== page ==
Compared with that in FHC cells, PGF expression was lower in HT29 and HCT116 cells and higher in SW480 and SW620 cells, which was consistent with the expression trend found for circALG1 in cells (Supplementary Fig. 4E). The efficiencies of PGF overexpression (Supplementary Fig. 4F) and silencing (Supplementary Fig. 4G) are shown in Supplementary Fig. 3. Ultimately, the PGF si-1 sequence was selected for functional experiments. PGF overexpression in HCT116 cells enhanced the migration and invasion abilities of the cells (Fig. 6G, Supplementary Fig. 5A), and in SW480 cells, PGF silencing reduced the migration and invasion abilities of the cells (Fig. 6H, Supplementary Fig. 5B). Previous studies have shown that PGF can activate tyrosine kinase receptors, promote extracellular signal-regulated kinase (ERK) phosphorylation, and activate the mitogen-activated protein kinase (MAPK) signalling pathway [20, 21]. The MAPK signalling pathway regulates many physiological activities, including inflammation, apoptosis, carcinogenesis, tumour cell invasion and metastasis [22, 23]. In this study, PGF overexpression significantly upregulated p-ERK level in CRC cells and reduced and increased the expression of the epithelial-mesenchymal transition (EMT)-related markers E-cadherin and vimentin, respectively; the opposite findings were observed after PGF silencing (Fig. 6 I). Therefore, PGF affects CRC metastasis by regulating EMT.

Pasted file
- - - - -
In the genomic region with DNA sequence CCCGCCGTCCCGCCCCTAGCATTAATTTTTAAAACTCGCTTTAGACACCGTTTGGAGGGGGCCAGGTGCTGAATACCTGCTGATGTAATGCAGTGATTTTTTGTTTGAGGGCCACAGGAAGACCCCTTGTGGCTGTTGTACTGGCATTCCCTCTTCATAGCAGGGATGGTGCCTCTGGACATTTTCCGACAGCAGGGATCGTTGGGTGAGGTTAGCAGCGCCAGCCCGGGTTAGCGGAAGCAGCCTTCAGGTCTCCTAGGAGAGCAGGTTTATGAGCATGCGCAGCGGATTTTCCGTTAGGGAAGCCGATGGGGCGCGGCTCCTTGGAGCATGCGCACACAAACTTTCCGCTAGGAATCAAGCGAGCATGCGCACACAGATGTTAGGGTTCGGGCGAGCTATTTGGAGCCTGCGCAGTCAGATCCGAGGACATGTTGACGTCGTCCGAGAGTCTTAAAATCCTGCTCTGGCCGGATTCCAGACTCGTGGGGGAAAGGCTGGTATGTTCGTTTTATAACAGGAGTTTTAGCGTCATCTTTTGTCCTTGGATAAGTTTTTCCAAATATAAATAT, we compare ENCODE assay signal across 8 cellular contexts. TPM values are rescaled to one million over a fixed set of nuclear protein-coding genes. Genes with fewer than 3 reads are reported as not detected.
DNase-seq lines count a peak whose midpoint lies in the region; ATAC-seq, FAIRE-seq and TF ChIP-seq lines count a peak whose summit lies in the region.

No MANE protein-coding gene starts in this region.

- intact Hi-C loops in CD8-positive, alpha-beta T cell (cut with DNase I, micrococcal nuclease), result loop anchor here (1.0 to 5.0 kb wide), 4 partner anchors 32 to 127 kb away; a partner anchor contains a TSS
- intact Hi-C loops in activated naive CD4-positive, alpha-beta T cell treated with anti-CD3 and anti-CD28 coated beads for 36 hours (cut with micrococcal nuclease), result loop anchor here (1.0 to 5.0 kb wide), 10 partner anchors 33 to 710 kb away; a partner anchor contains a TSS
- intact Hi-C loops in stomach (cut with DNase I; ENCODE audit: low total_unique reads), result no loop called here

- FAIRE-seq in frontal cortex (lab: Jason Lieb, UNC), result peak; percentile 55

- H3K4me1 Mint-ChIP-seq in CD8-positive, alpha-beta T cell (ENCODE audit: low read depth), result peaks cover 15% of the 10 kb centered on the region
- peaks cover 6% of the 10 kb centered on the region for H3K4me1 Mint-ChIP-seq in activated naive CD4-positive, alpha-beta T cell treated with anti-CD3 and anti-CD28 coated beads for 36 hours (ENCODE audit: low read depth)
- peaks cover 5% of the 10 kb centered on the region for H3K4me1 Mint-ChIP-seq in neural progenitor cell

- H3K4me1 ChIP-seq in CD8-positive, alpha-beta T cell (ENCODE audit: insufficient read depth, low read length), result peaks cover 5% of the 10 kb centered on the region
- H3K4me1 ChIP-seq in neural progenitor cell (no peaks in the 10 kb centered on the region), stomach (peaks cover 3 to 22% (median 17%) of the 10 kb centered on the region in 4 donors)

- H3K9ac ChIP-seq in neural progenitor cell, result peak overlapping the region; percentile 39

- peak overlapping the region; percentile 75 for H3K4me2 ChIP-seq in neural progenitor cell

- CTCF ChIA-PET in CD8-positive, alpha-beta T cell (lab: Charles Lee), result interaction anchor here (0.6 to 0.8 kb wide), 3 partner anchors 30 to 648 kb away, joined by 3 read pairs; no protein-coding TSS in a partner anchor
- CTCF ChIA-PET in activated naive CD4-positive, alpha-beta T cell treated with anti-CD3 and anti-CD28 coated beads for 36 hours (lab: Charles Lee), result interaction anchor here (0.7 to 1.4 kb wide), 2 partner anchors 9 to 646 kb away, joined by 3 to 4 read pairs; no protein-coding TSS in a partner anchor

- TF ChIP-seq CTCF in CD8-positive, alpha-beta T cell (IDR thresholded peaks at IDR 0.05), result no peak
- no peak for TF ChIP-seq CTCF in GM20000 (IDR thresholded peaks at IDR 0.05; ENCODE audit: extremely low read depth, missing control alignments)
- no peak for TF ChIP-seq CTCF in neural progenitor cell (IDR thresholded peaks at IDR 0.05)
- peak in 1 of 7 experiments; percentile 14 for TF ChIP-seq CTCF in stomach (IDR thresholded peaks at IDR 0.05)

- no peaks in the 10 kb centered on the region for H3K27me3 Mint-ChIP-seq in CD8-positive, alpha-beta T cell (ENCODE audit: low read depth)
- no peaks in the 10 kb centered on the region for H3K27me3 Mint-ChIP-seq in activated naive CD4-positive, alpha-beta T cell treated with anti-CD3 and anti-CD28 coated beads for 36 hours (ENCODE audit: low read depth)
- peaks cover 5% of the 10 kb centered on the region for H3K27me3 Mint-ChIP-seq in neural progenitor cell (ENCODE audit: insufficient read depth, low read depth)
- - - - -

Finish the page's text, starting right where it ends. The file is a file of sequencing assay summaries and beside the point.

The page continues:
In addition, PGF silencing in HCT116 cells reversed the migration and invasion enhancement induced by circALG1 overexpression or miR-342-5p inhibition (Fig. 6J, Supplementary Fig. 5C-D), and in SW480 cells, PGF overexpression reversed the weakening of the migration and invasion abilities of cells caused by circALG1 inhibitor or miR-342-5p mimics (Fig. 6K, Supplementary Fig. 5C/E). These results confirmed the contribution of the circALG1/mir342-5p/PGF axis in CRC metastasis.